numerical methods

Calculating the Hermite functions

The Hermite functions appear as the solutions of the quantum mechanical harmonic oscillator. But they have applications in many other fields and applications, e.g., pseudospectral methods. The Hermite functions $h_n(x)$ are defined as
h_n(x) = \frac{1}{\sqrt{\sqrt{\pi} 2^n n!}} \mathrm{e}^{-x^2/2} H_n(x) \,,
\end{equation} where $H_n(x)$ denotes the $n$th Hermite polynomial defined via the recurrence relation
H_{n}(x) = 2xH_{n-1}(x)-2(n-1)H_{n-2}(x)
\end{equation} with the initial values $H_0(x)=1$ and $H_1(x)=2x$. Although the Hermite functions are quite well behaved, they are rather difficult to calculate especially for large $n$ and/or large $x$.

Calculating the Hermite functions via the definition \eqref{eq:h} fails easily due to numerical overflow or underflow that is caused by the rapid growth or decrease of the individual factors $\frac{1}{\sqrt{\sqrt{\pi} 2^n n!}} \mathrm{e}^{-x^2/2}$ and $H_n(x)$. A partial solution to this problem is to introduce the modified Hermite polynomials defined via the recurrence relation
\tilde H_{n}(x) = \sqrt{\frac{2}{n}}x\tilde H_{n-1}(x)-\sqrt{\frac{n-1}{n}}\tilde H_{n-2}(x)
\end{equation} with the initial values $\tilde H_0(x)=1/\sqrt[4]{\pi}$ and $\tilde H_1(x)=\sqrt{2}\,x/\sqrt[4]{\pi}$. With these polynomials the Hermite functions become
h_n(x) = \mathrm{e}^{-x^2/2} \tilde H_n(x) \,.
\end{equation} Because the modified Hermite polynomials $\tilde H_{n}(x)$ grow much more slowly than the standard Hermite polynomials we got rid of the normalizing factor $\frac{1}{\sqrt{\sqrt{\pi} 2^n n!}}$.

But this does not solve all problems of underflow and overflow. For $x>38$ the factor $\mathrm{e}^{-x^2/2}$ is smaller than any number that can be represented as a double precision floating point number. A very robust remedy to numerical underflow was sketched in BIT Numerical Mathematics, Vol. 49, pp 281-295. The basic idea is to keep the magnitude of the modified Hermite polynomials on the order of one during their calculation via the recurrence relation \eqref{eq:h2} by introducing a suitable normalizing factor. During the calculation one has to keep track of the sum of the logarithms of these normalizing factors. Then the factor $\mathrm{e}^{-x^2/2}$ has to be modified by this sum when the value of the Hermite function is calculated. A Python implementation of this algorithm is shown below. This algorithm allows to calculate the values of high-order Hermite functions even for quite large arguments.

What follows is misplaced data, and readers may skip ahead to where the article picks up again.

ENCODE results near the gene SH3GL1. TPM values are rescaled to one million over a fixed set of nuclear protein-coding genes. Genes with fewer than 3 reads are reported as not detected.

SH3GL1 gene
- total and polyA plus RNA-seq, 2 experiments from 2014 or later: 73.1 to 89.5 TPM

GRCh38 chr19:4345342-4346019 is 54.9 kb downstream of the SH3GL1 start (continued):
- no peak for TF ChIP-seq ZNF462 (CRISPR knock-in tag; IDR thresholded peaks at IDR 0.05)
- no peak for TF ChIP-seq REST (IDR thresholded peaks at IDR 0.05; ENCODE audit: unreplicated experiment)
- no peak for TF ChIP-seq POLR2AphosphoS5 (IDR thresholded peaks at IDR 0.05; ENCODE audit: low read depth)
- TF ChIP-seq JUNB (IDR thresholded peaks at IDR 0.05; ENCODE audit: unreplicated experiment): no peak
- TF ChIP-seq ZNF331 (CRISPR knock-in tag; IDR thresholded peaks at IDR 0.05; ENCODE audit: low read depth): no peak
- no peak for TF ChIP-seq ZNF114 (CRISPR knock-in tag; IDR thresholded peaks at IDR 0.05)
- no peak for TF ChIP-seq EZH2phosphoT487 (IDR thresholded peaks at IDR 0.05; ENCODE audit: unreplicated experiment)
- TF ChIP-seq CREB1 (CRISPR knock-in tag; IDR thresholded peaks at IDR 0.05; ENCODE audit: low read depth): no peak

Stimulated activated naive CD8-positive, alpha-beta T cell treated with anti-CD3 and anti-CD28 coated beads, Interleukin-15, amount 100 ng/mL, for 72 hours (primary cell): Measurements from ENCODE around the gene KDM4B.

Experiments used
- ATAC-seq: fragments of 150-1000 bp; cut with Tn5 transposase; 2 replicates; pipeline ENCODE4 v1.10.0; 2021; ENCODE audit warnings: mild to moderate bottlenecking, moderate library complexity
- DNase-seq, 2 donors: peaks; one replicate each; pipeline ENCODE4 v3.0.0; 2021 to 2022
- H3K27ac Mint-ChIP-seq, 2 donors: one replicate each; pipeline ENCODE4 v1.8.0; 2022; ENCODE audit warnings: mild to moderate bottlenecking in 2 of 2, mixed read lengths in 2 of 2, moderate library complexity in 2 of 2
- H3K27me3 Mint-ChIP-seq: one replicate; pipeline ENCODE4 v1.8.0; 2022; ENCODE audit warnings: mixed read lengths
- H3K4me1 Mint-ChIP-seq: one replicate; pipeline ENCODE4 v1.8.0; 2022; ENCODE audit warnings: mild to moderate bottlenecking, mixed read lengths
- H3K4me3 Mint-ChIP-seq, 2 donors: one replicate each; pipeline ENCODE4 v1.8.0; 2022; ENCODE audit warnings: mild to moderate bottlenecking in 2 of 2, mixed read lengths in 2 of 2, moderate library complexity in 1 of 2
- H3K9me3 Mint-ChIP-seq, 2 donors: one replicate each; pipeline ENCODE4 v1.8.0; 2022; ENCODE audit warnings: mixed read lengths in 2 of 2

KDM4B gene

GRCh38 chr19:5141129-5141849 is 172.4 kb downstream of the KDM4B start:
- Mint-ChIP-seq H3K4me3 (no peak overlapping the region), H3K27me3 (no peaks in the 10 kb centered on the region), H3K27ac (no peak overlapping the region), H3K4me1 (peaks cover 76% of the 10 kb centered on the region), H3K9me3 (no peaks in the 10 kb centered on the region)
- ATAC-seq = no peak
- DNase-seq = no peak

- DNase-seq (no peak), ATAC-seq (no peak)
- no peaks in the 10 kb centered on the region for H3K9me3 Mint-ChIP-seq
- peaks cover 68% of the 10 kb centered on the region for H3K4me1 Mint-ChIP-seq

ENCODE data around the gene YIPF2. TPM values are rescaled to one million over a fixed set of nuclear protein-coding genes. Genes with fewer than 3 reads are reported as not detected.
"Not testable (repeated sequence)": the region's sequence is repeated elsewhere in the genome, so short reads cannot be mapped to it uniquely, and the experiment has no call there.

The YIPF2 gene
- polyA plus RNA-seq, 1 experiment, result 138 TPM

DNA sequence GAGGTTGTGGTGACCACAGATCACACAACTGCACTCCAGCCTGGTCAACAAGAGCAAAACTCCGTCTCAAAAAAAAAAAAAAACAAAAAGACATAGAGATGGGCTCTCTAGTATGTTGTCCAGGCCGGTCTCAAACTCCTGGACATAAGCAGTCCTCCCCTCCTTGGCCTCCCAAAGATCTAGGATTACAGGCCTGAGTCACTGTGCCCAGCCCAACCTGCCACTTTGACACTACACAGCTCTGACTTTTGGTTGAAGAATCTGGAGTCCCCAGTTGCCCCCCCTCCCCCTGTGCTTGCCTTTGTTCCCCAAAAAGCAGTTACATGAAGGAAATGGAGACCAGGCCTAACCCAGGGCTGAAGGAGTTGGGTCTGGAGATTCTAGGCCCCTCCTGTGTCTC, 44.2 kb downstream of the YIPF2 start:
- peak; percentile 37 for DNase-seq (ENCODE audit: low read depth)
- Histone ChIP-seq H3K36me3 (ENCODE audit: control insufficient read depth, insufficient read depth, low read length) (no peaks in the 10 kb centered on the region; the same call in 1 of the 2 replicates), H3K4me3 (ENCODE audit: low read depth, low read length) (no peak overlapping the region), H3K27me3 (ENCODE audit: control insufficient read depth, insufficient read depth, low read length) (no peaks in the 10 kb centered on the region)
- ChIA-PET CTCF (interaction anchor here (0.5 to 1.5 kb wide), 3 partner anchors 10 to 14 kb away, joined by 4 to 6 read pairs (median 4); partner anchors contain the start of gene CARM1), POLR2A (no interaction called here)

from numpy import *
from pylab import *
def h(n, x):
    if n==0:
        return ones_like(x)*pi**(-0.25)*exp(-x**2/2)
    if n==1:
        return sqrt(2.)*x*pi**(-0.25)*exp(-x**2/2)
    for i in range(2, n+1):
        h_i_2, h_i_1=h_i_1, h_i
    return h_i*exp(-x**2/2+sum_log_scale)


I would like to thank Randolf Beerwerth for drawing my attention to this problem.

Edit 12.06.2020: A typo in eq. \eqref{eq:h2} has been fixed.

4 thoughts on “Calculating the Hermite functions

  1. Hi,

    thanks for the excellent post.

    I notice that there is a problem with the case n=1.

    At this line there is an extra exp(-x**2/2)
    return sqrt(2.)*x*exp(-x**2/2)*pi**(-0.25)*exp(-x**2/2)

    It should be just:
    return sqrt(2.)*x*exp(-x**2/2)*pi**(-0.25)

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